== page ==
Actually, the same phenomenon was also found in the case of fathers. But for a father to be married to a wife with higher social status, higher formal education level appears to be the absolute requirement, although it was not in the mother’s case. In other words, we can conclude that a mother or woman has a tendency to be socially more mobile than father or man through marriage. Chen et al. (2009) explained this phenomenon as the result of what is referred to as the Cinderella effect. A woman’s position to be admired in the marriage market was less determined by social economic characteristics such as wealth or income. Some research revealed that the factor most commonly considered by a man in choosing a woman on the marriage market was physical appearance of the woman. Conversely, the woman gives more consideration to income and education level of the man. Collins and Coltrane (1996) explained that men act based on their spontaneous feelings of love when selecting partner. While for women, marriage will be very important for their social economic status, thus the majority of women do what is called “emotional work.” Women “direct” and “shape” their feelings to choose the man that is considered as “Mr. Right.”

Beyond that, parent-child interaction effects on welfare status was the most important factor to be highlighted. Regression analysis revealed that sample family welfare status was affected by parental investment in children, whether through parental investment behavior in their early age or formal education. That result is consistent with Leibowitz’s (1988) findings, where income of someone in the future was determined by education level and early age experience. Thus we can conclude that parental investment in children was a determinant of welfare in the future.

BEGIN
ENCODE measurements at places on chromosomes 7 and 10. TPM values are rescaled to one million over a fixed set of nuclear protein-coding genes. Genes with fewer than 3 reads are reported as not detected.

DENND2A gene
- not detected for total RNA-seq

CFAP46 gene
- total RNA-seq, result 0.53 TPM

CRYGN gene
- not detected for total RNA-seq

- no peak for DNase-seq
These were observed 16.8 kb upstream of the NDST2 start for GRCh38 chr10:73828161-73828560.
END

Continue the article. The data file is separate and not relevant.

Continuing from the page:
As mentioned earlier, the concept of investment in human capital seems like a two-sided sword for the poor group. It is clearly the solution for them to move out from poverty, but on the other hand it also seems like a problem for them because of the limitation of resources in order to accomplish it. According to Schiller (2008), the role of the external environment, especially the government, is very important to answer the problem. Poverty eradication programs should help poor families to invest more toward their offspring, especially on education.

Poverty eradication programs in Indonesia today, such as Program Keluarga Harapan (PKH) are moving in this direction, helping poor families to invest more in their offspring. However, there is still less attention toward the possibility of what Schiller (2008) called flawed character that is reflected from the culture of poverty. According to Moore (2001), the culture of poverty has also affected the existence of intergenerational transfer of poverty. Research conducted by Simanjuntak (2010) about money allocation by a family as the target of Program Keluarga Harapan from 2008 until 2009 showed that allocations of aid funds for investment in children were less and the highest portion was for material asset purchase. In the future, there must be a policy breakthrough to answer that issue, such as integrating family finance management guidance with that program.